Another attempt to conquer football's final frontier
IT HAPPENED maybe 18 years ago but for Ricardo Parra, present that day to watch the Washington Diplomats in RFK stadium, it is like a film clip in his mind.
"Over there, out in the far right corner, Johan Cruyff was boxed in by three defenders. Then he dropped his shoulder, feinted one way, unbalanced them and flicked the ball over them and broke free. Fantastic, I'll never forget it."
Fast forward to a cool, cloudy Saturday afternoon in the late March of 1996. The Colombian born Parra, 25 years a resident of the US, is back in RFK, only this time with his wife and two sons.
The Diplomats are long gone, vanished in the collapse more than a decade ago of the North American Soccer League, the last time that what the rest of the world calls football vainly attempted to conquer the sport's last frontier.
But once again, a heady pioneering feel is in the air. This is "Meet The Players Day" for Washington's new team, DC United, local member of the NASL's reincarnation, Major League soccer, and maybe 800 fans have turned up to do precisely that.
There was alas no modern Cruyff among the 15 players signing photos, team logos and footballs, chatting to supporters crawling past the tables where they sat.
But some pretty decent footballers were on show like John Harkes, midfielder for the US national team and the first American to play in the English FA Cup Final, the Bolivian striker Marco Etcheverry, who was voted second best South American player in 1993 behind Carlos Valderrama of Colombia, and Etcheverry's compatriot and fellow international Juan Berthy Suarez.
The occasion was weird, a tiny corner of razzmatazz in a cavernous, otherwise completely empty stadium that can hold 56,000., More than half the devotees were Hispanic, and when the players were presented, running out one by one from the dugouts like baseball players at the All Star game, the introductions were made in both English and Spanish.
The biggest cheer went to Etcheverry, an idol for the 80,000 Bolivians who live in the metropolitan Washington area and who was met in person at the airport by the Bolivian ambassador when he flew in on February 26th. But more than hero worship was responsible for the celebrations.
This time there was hope almost tangible hope that what in these parts is called soccer is at last poised to take off, for good. To understand why, look no further than the Parra family.
Back in the late Seventies, he was a foreign immigrant. Now he is back with an American wife Jane, a keen fan, and more, important two sons 15 and 11 who not only have inherited their father's love of the game, but who play it at school and local leagues, week in week out.
The Parras are big time investors in DC United no less than eight season tickets for the 16 home games on the schedule, all £12 "premium" seats above the half way line.
"We'll get the family down from New Jersey," explains Ricardo. Jane to was sure the investment will pay off. "Lots of kids are playing the game, in the city and in the suburbs too, starting from kindergarten. Gradually soccer will become part of their lives, part of the culture."
The optimism is shared by Bill Bradley, DC United's deputy manager, who also coaches the US Under 23 team for the Atlanta Olympics. "There's a huge difference now," he explains. "The NASL had no domestic base, of children and others who had grown up with the game. Obviously we can't expect to start at the level of the English Premier League. But this time MSL has made all the right moves. Give it five years and the roots will be down."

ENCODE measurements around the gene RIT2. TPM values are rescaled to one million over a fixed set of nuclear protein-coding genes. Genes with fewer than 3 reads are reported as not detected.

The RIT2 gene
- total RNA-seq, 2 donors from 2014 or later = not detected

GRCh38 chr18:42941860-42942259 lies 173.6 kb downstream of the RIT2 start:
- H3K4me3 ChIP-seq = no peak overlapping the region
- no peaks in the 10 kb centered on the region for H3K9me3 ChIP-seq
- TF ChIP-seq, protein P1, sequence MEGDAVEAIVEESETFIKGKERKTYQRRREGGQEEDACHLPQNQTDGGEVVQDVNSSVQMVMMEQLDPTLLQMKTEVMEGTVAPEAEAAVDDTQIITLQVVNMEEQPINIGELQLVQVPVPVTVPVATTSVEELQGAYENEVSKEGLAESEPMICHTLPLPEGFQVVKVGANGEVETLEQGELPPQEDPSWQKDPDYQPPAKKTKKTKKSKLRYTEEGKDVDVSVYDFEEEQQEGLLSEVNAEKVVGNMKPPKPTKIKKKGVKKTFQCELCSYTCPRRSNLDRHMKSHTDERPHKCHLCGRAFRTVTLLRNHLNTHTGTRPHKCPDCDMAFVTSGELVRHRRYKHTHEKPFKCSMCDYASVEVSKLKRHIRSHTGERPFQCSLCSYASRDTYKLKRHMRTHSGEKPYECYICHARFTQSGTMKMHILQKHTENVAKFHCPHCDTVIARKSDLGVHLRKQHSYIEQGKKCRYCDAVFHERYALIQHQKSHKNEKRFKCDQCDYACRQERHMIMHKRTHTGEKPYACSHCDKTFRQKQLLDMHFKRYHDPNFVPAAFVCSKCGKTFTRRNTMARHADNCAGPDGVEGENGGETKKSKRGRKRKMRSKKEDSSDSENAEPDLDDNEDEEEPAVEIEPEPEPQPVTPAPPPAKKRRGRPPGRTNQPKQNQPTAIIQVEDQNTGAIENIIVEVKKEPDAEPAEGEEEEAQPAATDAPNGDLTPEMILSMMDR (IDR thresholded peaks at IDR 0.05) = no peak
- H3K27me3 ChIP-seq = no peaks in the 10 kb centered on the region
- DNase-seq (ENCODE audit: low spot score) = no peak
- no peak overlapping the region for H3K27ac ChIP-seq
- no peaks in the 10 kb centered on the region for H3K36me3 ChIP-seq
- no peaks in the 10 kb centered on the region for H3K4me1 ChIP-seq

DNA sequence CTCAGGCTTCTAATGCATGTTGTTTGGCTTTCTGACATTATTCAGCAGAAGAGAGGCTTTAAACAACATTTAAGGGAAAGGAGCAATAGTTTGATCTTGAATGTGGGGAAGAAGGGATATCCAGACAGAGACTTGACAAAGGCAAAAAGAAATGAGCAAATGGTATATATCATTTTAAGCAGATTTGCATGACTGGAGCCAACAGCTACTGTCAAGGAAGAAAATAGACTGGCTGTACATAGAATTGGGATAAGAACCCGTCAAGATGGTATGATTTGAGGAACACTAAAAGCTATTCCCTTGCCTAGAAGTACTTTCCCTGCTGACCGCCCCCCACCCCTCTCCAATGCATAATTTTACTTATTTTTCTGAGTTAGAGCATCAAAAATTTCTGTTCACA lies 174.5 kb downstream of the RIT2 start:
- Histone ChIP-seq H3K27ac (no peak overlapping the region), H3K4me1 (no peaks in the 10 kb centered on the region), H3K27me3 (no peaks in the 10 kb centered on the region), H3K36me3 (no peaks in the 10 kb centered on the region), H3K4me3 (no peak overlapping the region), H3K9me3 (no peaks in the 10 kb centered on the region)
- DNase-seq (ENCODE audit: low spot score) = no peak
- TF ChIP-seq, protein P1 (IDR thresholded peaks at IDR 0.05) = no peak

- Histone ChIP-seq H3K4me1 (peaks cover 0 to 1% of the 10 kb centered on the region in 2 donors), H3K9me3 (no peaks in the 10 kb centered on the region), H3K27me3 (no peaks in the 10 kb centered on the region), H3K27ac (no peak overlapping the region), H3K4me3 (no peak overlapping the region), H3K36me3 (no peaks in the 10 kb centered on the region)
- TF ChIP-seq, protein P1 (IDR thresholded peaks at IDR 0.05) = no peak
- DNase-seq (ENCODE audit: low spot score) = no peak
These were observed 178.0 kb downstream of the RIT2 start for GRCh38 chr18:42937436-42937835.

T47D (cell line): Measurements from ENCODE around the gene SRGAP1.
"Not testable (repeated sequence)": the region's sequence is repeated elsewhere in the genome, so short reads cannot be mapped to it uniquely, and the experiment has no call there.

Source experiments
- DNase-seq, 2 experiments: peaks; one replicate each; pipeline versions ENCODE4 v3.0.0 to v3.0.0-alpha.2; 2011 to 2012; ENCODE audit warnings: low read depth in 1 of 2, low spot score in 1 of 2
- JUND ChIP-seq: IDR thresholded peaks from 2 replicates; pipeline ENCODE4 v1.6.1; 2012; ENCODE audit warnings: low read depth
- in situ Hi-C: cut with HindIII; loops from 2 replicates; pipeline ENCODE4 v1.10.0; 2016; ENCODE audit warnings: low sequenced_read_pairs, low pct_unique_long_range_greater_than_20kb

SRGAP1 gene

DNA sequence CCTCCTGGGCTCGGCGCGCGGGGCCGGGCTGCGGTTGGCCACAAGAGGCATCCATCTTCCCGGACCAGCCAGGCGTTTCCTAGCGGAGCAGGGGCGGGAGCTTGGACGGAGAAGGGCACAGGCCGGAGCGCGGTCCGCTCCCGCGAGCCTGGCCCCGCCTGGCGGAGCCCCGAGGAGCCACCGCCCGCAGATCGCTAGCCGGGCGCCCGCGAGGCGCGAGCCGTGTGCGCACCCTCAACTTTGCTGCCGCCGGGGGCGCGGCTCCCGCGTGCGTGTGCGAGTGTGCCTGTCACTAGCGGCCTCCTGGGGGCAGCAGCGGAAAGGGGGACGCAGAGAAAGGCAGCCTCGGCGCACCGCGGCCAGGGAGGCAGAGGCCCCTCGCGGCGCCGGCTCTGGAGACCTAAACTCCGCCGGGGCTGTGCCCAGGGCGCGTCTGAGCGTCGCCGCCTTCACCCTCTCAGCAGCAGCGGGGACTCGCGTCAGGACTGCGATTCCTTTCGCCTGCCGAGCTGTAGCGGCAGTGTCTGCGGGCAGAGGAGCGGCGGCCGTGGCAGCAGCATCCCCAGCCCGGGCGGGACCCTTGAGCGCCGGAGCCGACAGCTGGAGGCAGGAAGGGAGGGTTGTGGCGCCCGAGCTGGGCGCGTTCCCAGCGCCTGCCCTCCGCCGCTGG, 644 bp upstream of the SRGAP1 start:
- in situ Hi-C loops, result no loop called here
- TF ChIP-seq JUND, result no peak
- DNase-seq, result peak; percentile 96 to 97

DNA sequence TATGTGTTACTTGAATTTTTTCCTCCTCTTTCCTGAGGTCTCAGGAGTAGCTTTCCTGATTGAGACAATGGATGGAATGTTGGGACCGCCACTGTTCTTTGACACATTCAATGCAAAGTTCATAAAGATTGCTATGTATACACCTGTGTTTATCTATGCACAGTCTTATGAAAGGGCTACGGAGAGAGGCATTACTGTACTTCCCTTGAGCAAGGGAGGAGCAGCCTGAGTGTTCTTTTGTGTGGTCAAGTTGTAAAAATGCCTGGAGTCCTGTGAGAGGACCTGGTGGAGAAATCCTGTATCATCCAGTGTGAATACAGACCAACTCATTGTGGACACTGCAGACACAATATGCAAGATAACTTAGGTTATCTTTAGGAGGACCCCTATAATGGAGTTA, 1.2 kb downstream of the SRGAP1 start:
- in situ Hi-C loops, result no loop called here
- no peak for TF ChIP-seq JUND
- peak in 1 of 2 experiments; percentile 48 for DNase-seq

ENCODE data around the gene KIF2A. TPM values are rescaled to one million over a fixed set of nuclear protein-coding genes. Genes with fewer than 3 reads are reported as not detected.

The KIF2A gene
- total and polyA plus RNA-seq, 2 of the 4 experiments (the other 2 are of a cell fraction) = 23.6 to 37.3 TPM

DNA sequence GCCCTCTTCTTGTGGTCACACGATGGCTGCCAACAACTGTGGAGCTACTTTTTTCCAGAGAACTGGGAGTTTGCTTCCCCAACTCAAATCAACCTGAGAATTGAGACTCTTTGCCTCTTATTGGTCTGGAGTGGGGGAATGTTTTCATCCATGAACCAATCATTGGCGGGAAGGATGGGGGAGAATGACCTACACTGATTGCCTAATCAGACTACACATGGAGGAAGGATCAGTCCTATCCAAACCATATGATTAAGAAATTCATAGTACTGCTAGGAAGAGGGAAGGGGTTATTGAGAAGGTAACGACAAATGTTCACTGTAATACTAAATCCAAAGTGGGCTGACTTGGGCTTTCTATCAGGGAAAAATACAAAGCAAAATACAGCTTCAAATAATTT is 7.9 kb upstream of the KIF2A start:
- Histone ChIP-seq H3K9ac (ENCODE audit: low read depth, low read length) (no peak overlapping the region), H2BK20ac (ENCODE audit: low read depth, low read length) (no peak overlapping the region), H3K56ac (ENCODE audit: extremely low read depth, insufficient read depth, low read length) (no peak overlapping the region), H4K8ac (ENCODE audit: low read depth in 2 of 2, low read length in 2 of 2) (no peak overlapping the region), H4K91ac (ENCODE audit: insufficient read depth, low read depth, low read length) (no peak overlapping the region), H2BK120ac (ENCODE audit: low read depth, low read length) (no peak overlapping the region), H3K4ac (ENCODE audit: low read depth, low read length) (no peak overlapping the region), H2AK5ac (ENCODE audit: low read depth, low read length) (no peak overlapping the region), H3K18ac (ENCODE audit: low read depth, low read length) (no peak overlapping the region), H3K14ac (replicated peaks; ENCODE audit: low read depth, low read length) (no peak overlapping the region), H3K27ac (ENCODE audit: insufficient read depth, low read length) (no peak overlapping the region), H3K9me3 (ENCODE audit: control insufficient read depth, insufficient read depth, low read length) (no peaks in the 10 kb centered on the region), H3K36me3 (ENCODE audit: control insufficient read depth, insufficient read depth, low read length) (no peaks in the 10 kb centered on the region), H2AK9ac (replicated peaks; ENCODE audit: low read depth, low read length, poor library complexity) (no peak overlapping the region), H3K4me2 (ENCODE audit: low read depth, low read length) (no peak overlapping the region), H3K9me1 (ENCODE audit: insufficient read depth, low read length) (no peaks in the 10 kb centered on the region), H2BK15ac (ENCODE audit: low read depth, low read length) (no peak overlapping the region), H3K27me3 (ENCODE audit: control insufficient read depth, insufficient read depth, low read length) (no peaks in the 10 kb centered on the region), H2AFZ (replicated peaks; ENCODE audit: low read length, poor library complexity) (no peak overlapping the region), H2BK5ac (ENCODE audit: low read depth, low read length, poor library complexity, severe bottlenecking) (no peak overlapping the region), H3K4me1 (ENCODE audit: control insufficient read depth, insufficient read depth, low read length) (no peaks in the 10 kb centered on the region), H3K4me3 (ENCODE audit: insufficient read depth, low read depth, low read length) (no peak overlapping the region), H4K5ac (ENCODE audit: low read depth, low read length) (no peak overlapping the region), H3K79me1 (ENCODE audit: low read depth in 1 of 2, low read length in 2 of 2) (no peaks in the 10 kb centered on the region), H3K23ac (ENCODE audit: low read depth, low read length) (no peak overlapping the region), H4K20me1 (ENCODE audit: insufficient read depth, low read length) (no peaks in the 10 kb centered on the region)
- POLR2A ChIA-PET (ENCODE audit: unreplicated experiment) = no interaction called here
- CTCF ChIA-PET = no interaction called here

And so preparations gather speed for football's opening day this Saturday when DC United takes on the San Jose Clash in California, and for the home kick off at RFK on April 20th against the Los Angeles Galaxy. There are special ticket packages ads around town showing the team's logo of a black eagle on a red background with the words, "DC United, The Tradition Begins" even a special fan club the Screaming Eagles 113th Brigade.
Confined to section 113, this will a very pale North American equivalent of the North Bank, the Kop or the Fedelissimi of Juventus or AC Milan. "A constant source of songs, cheers and encouragement," says the Screaming Eagles first new sheet with a naivete endearing to hooligan ravished European ears, promising such all American delights to members as pre match tingle parties.
But even DC United, arguably the strongest of the 10 MSL teams and with a natural fan catchment of Hispanics and other football reared foreigners working in the US capital, is hardly a marketing man's dream. Despite the heroics of the Parras, only 4,000 season tickets have been sold, and average crowds are expected to be only between 10,000 and 15,000 a game, leaving forbidding expanses of empty seats.
"We tried to find 30,000 to 35,000 seater stadiums," explains Beau Wright, the team's PR chief "But the only ones around are college arena in middle sized towns that aren't large enough TV markets." And television, of course, is crucial. Buoyed by the commercial success of the 1994 World Cup here, the ESPN cable channel is showing 38 live games during the season, including DC's opener.
But as NASL found, TV is a fickle god. True, shoot outs will see there are no draws, presumed anathema to US sports fans. Each team, however, is limited to £50,000 sterling in total salaries, hardly enough to lure the very best. Even Etcheverry's reported, wage of £130,000 is small beer by the top European standards.
Nothing though could spoil the fun last Saturday at RFK. "I'm dying to come back," says Harkes, who flew back from London last week after six years with Sheffield Wednesday, Derby County and West Ham. "I'm not fully fit right now, but I'll be ready, for April 6th I can't wait.